A new paper by the World Bank has indicated that the collapsing crude oil prices will affect monetary policies of world economies differently depending on whether a country is an oil importer or exporter. Botswana and the rest of net oil importers can attest to the fact that the decline has been positive especially to national inflation that impacted positively on the cost of borrowing.
“For many importers, a side effect has been slowing inflation, which may temporarily ease pressure on central banks and, in some cases, provide room for continued low or lower interest rates or other accommodative policies in an environment of subdued growth,” said the paper.
“For exporters, central banks will have to balance the need to support growth against the need to contain inflation and currency pressures.”
The impact of lower oil prices is continuing to be felt in Botswana with declines in inflation numbers and government passing the benefit to consumers by reducing retail prices. Statistics Botswana said recently that national inflation fell by 0.2 of a percentage point on the December 2014 rate of 3.8 percent to 3.6 percent in January adding that the change came as a result of movement in commodity prices. This led to government passing the benefit to consumers with a reduction in retail prices that will cheapen petrol, diesel and paraffin at the pumps. Retail prices for unleaded petrol 93 were decreased by 104 thebe per litre, unleaded petrol 95 decreased by 103 thebe per litre while retail prices for illuminating paraffin were decreased by 65 thebe per litre.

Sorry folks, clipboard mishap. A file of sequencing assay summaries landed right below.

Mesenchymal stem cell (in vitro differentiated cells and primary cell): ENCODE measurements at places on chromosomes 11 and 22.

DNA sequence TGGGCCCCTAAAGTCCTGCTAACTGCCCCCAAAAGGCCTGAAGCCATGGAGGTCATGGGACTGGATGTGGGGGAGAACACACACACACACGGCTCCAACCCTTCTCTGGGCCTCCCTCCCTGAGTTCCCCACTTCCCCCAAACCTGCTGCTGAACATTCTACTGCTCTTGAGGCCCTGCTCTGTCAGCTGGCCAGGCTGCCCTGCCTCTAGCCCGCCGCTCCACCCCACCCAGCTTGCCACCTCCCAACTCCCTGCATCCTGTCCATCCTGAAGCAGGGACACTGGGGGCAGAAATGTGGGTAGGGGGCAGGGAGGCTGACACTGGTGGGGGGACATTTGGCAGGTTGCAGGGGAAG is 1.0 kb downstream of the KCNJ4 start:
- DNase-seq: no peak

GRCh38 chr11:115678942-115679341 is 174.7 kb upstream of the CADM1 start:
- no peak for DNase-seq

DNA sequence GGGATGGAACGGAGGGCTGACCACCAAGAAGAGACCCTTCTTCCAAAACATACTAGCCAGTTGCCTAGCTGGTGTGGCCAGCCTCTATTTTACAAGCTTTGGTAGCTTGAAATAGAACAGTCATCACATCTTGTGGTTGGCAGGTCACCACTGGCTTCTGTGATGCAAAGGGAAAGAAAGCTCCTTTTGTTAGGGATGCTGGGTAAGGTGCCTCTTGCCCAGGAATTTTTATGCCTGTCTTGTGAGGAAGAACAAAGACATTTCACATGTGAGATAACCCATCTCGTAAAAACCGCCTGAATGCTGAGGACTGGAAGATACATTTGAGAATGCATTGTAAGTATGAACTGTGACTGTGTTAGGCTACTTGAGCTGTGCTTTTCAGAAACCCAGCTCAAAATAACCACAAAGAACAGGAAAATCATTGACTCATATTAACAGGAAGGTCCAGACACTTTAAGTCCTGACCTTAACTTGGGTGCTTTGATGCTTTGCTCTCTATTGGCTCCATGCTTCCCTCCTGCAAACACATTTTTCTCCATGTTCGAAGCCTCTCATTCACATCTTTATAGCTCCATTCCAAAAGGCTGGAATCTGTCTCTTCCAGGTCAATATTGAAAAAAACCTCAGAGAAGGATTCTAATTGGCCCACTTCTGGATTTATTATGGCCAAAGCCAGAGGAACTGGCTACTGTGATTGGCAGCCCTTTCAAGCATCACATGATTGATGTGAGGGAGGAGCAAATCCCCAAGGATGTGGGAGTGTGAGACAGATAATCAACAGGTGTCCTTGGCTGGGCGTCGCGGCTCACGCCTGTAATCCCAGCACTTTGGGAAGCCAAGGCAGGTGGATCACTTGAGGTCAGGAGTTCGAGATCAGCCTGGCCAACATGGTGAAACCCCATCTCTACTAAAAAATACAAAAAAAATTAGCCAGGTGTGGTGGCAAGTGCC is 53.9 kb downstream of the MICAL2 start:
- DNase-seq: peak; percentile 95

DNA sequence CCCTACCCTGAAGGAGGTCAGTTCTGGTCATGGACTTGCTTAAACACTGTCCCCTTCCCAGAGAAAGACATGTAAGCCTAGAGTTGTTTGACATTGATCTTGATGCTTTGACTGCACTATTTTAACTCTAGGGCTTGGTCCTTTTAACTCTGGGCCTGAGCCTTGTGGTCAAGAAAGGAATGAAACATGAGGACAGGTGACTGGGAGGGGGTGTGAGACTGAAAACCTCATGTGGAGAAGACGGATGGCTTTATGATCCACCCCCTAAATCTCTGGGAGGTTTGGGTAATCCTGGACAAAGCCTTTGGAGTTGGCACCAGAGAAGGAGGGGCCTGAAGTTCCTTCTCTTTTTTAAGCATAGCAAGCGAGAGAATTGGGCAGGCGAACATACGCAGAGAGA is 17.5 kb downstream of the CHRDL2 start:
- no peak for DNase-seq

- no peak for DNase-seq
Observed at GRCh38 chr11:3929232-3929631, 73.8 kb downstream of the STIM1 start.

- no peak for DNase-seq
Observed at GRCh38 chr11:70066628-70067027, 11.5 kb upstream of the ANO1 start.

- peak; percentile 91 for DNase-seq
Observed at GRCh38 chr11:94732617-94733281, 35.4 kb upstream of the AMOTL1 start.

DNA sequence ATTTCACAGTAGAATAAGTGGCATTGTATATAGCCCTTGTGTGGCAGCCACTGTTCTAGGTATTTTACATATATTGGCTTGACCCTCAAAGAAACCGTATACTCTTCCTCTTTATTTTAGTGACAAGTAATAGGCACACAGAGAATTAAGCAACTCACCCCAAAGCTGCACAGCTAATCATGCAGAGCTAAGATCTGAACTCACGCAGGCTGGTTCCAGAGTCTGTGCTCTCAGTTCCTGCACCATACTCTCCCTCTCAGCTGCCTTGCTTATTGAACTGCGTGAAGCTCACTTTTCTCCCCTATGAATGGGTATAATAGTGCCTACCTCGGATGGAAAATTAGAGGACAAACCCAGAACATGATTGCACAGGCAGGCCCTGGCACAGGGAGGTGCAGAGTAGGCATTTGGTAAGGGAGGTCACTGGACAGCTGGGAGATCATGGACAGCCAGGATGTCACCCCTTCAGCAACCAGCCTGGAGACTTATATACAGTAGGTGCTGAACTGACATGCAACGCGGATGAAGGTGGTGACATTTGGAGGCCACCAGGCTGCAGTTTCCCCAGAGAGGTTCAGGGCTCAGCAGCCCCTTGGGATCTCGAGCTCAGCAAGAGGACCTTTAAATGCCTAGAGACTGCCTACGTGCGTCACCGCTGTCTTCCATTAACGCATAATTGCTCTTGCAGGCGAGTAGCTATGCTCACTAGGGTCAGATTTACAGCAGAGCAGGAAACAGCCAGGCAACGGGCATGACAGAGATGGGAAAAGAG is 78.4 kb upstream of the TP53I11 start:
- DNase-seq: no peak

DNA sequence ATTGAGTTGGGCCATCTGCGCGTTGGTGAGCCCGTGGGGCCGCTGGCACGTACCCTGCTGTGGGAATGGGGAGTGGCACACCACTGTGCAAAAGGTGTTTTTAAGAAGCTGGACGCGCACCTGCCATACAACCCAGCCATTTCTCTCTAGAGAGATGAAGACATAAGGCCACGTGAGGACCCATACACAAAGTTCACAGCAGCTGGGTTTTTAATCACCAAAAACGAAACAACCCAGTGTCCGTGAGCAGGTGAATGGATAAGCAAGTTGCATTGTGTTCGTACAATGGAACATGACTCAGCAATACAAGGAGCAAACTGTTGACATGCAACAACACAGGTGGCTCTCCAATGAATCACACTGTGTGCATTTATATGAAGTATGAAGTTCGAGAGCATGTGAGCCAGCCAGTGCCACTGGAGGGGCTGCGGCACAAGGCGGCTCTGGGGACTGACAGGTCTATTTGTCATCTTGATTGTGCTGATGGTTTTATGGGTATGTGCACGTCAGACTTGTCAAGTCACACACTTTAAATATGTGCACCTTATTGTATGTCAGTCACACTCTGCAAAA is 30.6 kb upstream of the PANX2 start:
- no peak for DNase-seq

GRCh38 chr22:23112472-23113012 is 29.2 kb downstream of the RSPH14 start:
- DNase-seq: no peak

The Bank Rate was also cut from 7.5 percent to 6.5 percent with the Bank of Botswana saying the current state of the economy and both the domestic and external economic outlook, as well as the inflation forecast, provides a scope for easing monetary policy to support economic activity without undermining price stability. However, the World Bank warned that low crude oil prices could be a double sword.
“While beneficial for the global economy overall, cheap oil could complicate monetary policy making in economies that are already grappling with strong deflationary forces,” said Ayhan Kose, Director of the World Bank’s Development Prospects Group.
He added that fiscal implications of low oil prices will be markedly different for oil importers and oil exporters, but declining oil prices present a unique window of opportunity to reform inefficient fossil fuel subsidies everywhere.
“To offset the medium-term incentives for increased fuel consumption, while at the same time building fiscal space, policymakers could modify tax policies and increase fuel taxes where appropriate,” the paper added.
The paper, titled “The Great Plunge in Oil Prices: Causes, Consequences, and Policy Responses” also highlighted that the collapse in oil prices could be a result of rapid expansion of oil supply from unconventional sources. A significant change in OPEC’s policy stance and weak global demand are driving the recent plunge in oil prices. Oil prices fell almost 50 percent between June 2014 and February 2015, possibly marking the end of the commodity price super cycle that began in the early 2000s with analysts saying they did not see it coming.